If you want a metaphor (and I insist you get one anyway), then think of packet networking as having been like inventing lightweight and strong corrugated cardboard boxes. These can replace unprotective thin sacks, and hard-to-move heavy wooden chests. It’s an improvement in how data transport is made affordable for all types of application.

Today’s packet networking model is still “break bulk”, schlepping all kinds of different “cardboard boxed” application traffic types together in the hold of “steam packet ships”. SDN is optimising the ship’s steam engine; NFV is upgrading the warehouse systems; but it’s still basically “burn coal and full bandwidth ahead” to the next port.

In a portless model, the service provider is (explicitly or implicitly) on the hook for delivery not to the cloud “harbour”, but to the final end customer. No leaving paper packets out on the quay to be pecked by seagulls, or lost in transit as the white delivery van weaves its way around the neighbourhood! Note that it’s not necessarily an end-to-end delivery contract, but a series of synchronised contracts the deliver the desired end-to-end result.

Furthermore, the contract is not for some rough aggregate performance of all packets, but for making the recipients of individual deliveries happy.  Needless to say, that’s a significantly higher bar to get over than “best effort” delivery of a domestic broadband line. If you think network bandwidth slicing is hard, this network latency dicing is a whole new game. We now need to manage the network at far finer granularities, and way shorter timescales. That’s why we need new maths like ∆Q, and new “high frequency trading” mechanisms, so as to assure performance for individual remote procedure calls.

“Portless” networks will need also “container communications” to aggregate demand into viable contracted “lambda cargo loads”. Physical 20 and 40 foot containers are highly regular, stack on top of one another, and they cannot contain other containers. In contrast, virtual telecommunications containers are irregular, “compose” (instead of stacking), and can be hierarchical. This is the basis of a new multi-modal data logistics industry, aligned to the scope-centric reality of distributed computing.

Portless networking is why we need new architectures like RINA, where the network addresses individual computations (which can be sub-containers), and not switch ports. The RINA framework can “wrapper” legacy port-centric transport protocols, doing to MPLS what MPLS did to SDH and ATM. RINA then acts as the “hypervisor container” for “portless” networking, abstracting away the physical location of the port from its logical function. There’s no traumatic “rip and replace”, but rather an evolution of the old into the new. The real barrier is, as always, in the billing and operational support.

The next iteration of the great telecoms game

There is a strategic pattern here that’s played out many times in the tech and telecoms world. For each “grand cycle” (punched cards, mainframes, minicomputers, PCs, smartphones, wearables, etc.) there are naysayers who point out the vast inertia of the present system, and tell you that the status quo is here to stay. But they are wrong every single time, if you’re reasonably patient.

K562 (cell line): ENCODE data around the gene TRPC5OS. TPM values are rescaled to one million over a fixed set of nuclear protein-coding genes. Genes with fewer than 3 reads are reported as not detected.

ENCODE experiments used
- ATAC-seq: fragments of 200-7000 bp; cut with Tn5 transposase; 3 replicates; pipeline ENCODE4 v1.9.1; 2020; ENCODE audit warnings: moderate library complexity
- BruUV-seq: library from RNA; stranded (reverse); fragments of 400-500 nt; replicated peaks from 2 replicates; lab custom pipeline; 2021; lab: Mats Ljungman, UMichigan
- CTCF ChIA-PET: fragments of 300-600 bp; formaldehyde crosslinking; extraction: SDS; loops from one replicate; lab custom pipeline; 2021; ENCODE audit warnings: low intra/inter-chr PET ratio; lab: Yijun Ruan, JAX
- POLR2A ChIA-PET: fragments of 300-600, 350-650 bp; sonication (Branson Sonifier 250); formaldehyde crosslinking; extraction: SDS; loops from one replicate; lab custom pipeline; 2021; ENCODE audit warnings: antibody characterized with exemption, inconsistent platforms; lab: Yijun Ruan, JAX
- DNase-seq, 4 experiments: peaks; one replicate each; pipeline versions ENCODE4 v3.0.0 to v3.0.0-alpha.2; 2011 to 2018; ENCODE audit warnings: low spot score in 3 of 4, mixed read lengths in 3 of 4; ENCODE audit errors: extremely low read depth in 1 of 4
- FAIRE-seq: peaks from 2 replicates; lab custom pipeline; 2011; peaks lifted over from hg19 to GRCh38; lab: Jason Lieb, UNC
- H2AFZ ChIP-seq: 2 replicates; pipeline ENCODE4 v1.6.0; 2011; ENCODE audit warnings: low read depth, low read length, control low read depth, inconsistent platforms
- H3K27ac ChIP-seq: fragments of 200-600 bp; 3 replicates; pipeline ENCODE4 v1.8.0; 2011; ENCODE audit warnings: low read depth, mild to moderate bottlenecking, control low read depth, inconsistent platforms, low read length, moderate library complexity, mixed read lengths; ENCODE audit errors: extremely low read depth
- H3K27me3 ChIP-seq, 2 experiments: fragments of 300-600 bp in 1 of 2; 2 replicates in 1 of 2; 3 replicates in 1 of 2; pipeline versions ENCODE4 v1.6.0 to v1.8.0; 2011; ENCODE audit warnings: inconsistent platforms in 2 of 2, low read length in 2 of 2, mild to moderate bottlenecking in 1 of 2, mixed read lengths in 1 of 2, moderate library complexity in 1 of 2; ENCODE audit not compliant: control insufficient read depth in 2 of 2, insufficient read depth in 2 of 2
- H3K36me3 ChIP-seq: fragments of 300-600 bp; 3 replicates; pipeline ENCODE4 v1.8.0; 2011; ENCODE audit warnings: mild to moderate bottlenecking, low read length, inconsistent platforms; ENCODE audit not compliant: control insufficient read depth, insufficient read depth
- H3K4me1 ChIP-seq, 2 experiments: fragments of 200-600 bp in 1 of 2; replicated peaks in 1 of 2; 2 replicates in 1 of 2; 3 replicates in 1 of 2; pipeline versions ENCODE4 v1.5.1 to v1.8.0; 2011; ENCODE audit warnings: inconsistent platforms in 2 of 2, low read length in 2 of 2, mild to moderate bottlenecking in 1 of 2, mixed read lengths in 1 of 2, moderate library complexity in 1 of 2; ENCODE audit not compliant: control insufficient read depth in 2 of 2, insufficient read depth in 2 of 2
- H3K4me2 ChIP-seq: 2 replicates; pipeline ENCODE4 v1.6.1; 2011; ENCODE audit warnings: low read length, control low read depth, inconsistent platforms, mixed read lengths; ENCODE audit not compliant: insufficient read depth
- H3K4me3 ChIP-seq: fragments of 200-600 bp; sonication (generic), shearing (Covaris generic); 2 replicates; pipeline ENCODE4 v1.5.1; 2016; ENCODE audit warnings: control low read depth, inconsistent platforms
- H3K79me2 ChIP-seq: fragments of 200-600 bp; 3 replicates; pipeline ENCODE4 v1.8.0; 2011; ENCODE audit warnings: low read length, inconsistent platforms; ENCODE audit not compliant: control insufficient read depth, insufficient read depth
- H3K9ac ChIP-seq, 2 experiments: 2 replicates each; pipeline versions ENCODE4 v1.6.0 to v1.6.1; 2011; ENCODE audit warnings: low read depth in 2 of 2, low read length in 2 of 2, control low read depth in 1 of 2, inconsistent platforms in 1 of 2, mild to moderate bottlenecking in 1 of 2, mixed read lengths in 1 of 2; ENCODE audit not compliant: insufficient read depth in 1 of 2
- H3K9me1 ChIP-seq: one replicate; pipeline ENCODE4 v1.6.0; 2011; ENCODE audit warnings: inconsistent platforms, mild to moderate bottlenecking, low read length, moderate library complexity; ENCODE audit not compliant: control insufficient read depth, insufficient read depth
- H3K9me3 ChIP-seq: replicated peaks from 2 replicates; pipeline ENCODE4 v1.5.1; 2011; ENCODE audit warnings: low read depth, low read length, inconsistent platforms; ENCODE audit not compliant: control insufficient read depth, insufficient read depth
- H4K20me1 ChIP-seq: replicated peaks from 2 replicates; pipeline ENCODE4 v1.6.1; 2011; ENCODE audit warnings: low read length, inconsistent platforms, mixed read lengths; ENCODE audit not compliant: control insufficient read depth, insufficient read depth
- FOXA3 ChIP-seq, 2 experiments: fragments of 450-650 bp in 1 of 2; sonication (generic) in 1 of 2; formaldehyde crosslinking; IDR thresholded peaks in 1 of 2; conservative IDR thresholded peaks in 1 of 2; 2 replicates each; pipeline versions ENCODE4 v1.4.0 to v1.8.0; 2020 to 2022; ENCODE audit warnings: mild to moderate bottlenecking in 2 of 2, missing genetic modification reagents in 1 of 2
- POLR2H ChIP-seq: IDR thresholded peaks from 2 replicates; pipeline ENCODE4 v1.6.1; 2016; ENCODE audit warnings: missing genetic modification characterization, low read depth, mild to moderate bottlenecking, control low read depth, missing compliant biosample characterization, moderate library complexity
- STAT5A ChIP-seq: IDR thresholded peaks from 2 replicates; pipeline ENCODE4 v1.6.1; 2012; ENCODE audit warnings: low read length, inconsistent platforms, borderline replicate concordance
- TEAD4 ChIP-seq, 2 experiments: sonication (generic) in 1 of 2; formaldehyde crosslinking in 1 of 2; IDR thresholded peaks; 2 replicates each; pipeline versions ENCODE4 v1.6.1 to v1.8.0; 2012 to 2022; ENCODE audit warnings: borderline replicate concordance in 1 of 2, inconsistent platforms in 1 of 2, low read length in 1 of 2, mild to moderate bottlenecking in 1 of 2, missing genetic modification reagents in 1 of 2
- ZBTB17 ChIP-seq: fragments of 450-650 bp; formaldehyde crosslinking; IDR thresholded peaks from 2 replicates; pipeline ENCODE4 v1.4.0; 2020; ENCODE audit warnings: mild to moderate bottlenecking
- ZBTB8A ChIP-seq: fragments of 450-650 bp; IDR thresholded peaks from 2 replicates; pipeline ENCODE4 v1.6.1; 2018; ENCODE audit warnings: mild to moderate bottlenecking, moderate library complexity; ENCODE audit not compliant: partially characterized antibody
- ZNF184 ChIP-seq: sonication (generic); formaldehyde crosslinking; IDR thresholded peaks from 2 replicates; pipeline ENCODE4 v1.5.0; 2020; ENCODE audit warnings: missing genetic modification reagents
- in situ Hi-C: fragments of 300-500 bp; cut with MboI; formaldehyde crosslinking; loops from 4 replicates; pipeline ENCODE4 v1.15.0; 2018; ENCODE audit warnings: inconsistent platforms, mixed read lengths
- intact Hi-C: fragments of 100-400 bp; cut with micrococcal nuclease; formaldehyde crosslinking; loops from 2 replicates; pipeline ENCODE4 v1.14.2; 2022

As Wardley maps tell us, everything moves towards commodity status over time. The new wave finds its entry points and always disrupts the old. Better management methods arrive, displacing legacy working practises. For telecoms, the MBAs will soon find that you can successfully apply lean and six sigma quality techniques to portless (and packet) networks. CFOs will insist on the elimination of waste, and seek the resulting cost saving, especially once their competitors have seized the opportunity.

The strategic consequence of portless networking cannot be overstated, in the same way packet networking was previously underestimated. For example, it may trigger the ultimate demise of the present cellular ecosystem. 5G is trying to solve “portless” industrial problems with (in telecoms terms) stone and iron age “port” tools such as Internet Protocol and GPRS tunnelling. It’s just not going to happen.

The new “hyperinflation” of end points is based on different models, like WiFi, Bluetooth and IoT protocols. If portless networks work to extend these models, which have less incumbent friction, then 5G will never deliver anything beyond a capacity increase for traditional port-centric mobile broadband. That’s potentially a lot of stranded capital assets and unhappy investors.

Never, ever “buy back up the curve”. Another 6 minutes extremely well spent.

Serverless computing makes portless networking an absolute strategic certainty; “no-IP” is someday going to be the new “all-IP”. It’s already de facto the reality inside data centres, which run custom protocols that bear little relationship to traditional TCP/IP. The only questions are timing and tactics. Serious companies like 128 Technology are already rethinking the incumbent WAN model, offering a potential migration path. This is not a pie-in-the-sky theory.

Are you “investing down the curve” into the portless growth inevitability, or “up the curve” into the legacy ported model? Maybe you’d like a useful strategic map to help you decide what to do next? Just hit “reply”… but I can’t promise any genius, just common sense and experience.

For the latest fresh thinking on telecommunications, please sign up for the free Geddes newsletter.